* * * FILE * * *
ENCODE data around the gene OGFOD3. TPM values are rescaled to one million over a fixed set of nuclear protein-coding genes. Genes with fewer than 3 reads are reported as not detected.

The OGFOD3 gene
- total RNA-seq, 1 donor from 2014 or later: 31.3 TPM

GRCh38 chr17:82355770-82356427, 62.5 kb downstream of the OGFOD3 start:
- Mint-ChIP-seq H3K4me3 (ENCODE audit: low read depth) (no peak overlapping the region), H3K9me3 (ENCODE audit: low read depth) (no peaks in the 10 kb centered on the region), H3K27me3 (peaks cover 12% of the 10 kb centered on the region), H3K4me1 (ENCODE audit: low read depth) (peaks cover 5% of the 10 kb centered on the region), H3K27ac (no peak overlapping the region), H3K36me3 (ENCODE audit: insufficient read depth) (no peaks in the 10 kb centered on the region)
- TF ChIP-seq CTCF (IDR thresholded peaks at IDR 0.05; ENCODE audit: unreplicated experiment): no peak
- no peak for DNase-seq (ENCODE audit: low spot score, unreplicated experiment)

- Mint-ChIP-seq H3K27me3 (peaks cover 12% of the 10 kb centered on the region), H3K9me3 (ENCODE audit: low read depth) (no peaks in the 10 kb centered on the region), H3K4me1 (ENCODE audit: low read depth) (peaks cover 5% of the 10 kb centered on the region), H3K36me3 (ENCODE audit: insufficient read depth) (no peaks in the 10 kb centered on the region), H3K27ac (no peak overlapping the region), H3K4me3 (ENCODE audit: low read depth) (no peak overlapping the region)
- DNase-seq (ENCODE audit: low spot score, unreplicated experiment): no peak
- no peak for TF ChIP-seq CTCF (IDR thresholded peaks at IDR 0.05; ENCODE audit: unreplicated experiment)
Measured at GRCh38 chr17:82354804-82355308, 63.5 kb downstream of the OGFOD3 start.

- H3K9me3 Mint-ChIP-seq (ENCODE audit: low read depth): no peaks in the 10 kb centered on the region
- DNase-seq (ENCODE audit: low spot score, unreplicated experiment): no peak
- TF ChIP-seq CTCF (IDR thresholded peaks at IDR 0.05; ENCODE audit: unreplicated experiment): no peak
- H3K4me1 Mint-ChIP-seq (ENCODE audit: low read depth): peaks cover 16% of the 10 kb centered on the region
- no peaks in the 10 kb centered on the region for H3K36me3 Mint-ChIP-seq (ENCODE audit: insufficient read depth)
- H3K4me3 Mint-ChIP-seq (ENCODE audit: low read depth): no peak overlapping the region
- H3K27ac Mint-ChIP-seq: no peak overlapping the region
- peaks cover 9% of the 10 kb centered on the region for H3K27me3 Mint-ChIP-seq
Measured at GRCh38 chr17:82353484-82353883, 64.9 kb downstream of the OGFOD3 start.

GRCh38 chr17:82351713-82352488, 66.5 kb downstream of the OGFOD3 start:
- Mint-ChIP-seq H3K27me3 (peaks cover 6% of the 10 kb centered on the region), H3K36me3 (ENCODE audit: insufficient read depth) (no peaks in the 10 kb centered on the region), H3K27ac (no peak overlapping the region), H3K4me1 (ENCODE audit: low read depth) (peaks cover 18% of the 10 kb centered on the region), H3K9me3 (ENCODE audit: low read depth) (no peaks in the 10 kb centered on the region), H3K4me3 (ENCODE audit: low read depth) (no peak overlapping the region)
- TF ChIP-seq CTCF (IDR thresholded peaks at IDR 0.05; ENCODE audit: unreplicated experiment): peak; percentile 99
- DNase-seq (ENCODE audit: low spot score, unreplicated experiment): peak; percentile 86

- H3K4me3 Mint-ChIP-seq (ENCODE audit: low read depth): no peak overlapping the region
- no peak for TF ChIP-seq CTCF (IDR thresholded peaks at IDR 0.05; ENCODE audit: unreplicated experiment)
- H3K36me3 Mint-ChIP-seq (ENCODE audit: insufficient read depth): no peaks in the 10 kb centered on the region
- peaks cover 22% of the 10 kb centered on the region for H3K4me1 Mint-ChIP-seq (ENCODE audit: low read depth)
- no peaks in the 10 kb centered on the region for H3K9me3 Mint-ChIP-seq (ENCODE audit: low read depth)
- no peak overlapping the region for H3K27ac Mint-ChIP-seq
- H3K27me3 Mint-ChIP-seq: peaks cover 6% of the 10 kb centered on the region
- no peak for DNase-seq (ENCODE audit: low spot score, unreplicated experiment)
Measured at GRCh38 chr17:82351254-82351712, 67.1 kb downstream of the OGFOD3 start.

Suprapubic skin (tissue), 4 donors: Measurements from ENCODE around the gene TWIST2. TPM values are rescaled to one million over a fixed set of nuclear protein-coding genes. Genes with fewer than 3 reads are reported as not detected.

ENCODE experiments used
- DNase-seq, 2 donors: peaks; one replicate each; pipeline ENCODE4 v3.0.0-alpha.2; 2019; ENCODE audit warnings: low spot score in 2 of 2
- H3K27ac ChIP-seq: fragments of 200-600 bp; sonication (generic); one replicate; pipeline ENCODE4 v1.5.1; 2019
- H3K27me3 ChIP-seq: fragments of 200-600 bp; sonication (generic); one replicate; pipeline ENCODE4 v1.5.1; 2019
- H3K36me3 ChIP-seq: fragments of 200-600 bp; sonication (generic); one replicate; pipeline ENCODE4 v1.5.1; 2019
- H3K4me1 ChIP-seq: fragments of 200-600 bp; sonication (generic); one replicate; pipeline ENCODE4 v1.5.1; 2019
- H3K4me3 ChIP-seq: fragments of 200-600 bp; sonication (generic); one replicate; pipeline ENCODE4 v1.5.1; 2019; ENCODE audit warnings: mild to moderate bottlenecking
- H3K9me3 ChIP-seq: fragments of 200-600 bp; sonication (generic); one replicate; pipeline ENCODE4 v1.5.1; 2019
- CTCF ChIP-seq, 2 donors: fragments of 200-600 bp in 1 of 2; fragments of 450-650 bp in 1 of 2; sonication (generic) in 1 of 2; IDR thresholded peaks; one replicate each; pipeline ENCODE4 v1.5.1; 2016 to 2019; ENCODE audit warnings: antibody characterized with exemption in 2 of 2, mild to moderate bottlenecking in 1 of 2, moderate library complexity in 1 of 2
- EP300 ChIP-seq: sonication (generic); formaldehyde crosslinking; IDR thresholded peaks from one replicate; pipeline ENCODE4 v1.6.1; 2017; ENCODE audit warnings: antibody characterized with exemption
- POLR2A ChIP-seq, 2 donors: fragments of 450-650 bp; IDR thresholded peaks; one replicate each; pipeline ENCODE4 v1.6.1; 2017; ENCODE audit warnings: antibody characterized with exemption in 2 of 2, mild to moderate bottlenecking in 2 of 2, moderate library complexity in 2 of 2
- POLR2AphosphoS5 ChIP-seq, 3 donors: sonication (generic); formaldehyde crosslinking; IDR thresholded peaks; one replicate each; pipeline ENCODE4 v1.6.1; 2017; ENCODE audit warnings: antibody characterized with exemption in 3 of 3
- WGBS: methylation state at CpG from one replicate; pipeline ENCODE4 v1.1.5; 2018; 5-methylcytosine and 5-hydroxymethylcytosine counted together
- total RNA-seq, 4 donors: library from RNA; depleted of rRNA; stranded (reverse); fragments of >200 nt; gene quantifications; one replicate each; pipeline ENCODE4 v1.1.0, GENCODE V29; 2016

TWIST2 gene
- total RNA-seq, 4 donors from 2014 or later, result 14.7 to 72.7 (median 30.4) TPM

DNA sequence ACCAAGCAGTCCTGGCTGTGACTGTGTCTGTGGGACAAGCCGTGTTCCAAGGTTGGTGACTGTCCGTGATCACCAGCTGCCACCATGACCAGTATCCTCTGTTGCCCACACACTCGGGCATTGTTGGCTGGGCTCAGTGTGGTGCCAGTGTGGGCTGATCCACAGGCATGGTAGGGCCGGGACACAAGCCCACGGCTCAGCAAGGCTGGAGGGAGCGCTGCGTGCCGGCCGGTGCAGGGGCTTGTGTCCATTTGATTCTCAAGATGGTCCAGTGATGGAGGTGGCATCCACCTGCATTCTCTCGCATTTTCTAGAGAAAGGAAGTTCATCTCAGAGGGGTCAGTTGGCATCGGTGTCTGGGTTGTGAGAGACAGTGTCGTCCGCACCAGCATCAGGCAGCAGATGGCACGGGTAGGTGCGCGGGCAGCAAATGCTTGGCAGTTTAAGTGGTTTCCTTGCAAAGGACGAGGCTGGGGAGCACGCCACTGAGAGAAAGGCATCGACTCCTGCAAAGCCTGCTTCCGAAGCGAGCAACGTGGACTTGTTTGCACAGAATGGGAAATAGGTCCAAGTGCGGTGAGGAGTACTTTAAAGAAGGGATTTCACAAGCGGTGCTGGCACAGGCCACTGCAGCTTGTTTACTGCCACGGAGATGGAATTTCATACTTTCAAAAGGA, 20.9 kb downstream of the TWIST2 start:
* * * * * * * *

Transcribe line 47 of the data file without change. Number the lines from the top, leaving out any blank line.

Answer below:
- WGBS: methylation state at CpG from one replicate; pipeline ENCODE4 v1.1.5; 2018; 5-methylcytosine and 5-hydroxymethylcytosine counted together